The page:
Pfizer Foundation Donates Millions to Help Combat Zika


The CDC Foundation and the Florida Department of Health have announced that the the Pfizer Foundation has donated millions to improve Zika response efforts.

*Updated on 10/26/2016 at 4:09 PM EST

The CDC Foundation recently announced that the Pfizer Foundation granted them a $1million donation, aimed at advancing efforts to combat the spread of the Zika virus. In addition, the CDC Foundation has also received, “donations of up to 170,000 doses of injectable reversible contraceptive product from Pfizer…for the Zika Contraception Access Network (Z-CAN) in Puerto Rico,” according to a press release.

The Pfizer Foundation funds will go towards Zika virus outbreak emergency response, as well as Z-CAN. Judith A. Monroe, MD, president and CEO of the CDC Foundation commented, “The generous support of Pfizer and the Pfizer Foundation is vitally important to help combat the devastating effects of the Zika outbreak. We can do so much more working together to help prevent Zika from affecting more families.”

Women infected with Zika during pregnancy are likely to pass the infection to their developing fetuses, in turn, causing congenital microcephaly— a lifelong disability caused by severe brain defects. Microcephaly can cause eye defects, hearing loss, and impaired growth. In Puerto Rico, for those who are choosing to delay or avoid pregnancy due to the Zika virus outbreak, Z-CAN has been offering a variety of free contraceptive options. Z-CAN comes after an April 2016 study published in the Morbidity and Mortality Weekly Report found that, according to a 2008 survey conducted in a Puerto Rico hospital, 65.5% of pregnancies were unplanned. The report also mentioned that 1 in 5 women between the ages of 15 and 44 do not desire to become pregnant. However, at the time, “access to contraception [was] constrained by limited availability, especially of highly effective long-acting reversible contraceptives, high cost, incomplete insurance coverage, and lack of trained providers.”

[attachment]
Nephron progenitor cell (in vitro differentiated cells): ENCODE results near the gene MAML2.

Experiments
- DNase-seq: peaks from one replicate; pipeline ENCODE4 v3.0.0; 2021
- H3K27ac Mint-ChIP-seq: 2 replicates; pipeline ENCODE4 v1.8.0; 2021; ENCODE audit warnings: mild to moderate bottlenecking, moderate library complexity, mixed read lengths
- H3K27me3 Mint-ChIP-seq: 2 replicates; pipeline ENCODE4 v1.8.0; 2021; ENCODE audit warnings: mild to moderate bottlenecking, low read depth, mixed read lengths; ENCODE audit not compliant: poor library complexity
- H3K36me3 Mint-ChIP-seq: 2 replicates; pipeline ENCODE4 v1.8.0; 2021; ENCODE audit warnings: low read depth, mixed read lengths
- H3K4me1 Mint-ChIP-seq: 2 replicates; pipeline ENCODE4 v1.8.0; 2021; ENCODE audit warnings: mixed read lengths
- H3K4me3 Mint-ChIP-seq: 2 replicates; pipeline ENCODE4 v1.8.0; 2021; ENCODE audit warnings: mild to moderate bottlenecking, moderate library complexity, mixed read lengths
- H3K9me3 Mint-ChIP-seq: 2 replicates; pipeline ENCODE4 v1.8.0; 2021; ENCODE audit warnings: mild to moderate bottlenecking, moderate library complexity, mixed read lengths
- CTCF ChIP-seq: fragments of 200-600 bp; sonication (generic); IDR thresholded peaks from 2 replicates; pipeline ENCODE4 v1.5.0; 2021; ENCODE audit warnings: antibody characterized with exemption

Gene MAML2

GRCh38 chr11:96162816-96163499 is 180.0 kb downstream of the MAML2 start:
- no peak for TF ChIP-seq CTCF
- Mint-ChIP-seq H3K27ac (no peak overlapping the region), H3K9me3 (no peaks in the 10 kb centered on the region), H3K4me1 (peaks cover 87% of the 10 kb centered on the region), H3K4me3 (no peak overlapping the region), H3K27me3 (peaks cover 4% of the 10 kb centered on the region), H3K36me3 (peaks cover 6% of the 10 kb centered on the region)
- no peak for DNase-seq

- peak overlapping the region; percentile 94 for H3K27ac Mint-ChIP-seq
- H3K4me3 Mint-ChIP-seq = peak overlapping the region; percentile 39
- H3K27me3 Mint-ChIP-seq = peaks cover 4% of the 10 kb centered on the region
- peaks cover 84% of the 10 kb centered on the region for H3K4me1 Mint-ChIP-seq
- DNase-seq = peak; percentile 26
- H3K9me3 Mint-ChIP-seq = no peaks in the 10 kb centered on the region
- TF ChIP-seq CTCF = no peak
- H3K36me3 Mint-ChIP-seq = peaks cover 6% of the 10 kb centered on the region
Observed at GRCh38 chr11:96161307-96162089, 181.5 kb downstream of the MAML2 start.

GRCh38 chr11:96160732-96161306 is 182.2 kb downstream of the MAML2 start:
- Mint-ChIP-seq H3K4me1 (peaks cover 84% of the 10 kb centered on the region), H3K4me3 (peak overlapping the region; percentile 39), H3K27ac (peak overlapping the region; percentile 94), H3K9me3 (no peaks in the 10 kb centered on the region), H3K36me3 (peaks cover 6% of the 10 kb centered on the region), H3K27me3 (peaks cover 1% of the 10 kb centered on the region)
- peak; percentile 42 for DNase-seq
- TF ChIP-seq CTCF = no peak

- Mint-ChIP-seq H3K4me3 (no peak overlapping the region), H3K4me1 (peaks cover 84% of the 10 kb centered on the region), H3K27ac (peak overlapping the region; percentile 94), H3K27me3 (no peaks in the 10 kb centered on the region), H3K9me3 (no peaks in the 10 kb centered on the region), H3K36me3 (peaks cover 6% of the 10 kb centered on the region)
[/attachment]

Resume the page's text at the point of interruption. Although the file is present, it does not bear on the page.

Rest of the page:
The Zika virus continues to evolve and threaten the wellbeing of those at highest risk of developing Zika-related complications. Currently, there are 180 locally-acquired cases of Zika virus infections in Florida, and a total of 3,879 travel-associated cases in the United States.

In addition to the Zika virus funding granted to the CDC Foundation, Pfizer Foundation has granted an additional $1 million to the Florida Department of Health (DOH) to assist in Zika response efforts. According to the DOH, the funds will be used to advance education efforts among Florida residents, aid in the state’s ongoing Zika virus investigations, and fund necessary supplies and lab equipment. In addition, the DOH also announced that it will be “using these funds to purchase Zika prevention kits to distribute in Miami-Dade County,” Florida’s current active zone of transmission.

Commenting on the increasing threat of the Zika virus, Sally Susman, executive vice president of corporate affairs at Pfizer Inc, stated, “A challenge like Zika requires every organization to bring forward their resources and expertise to manage health risks that exist for people in affected areas of the country. We welcome the opportunity to partner with the CDC Foundation and healthcare professionals to address today's health needs while work continues to identify longer-term solutions.”

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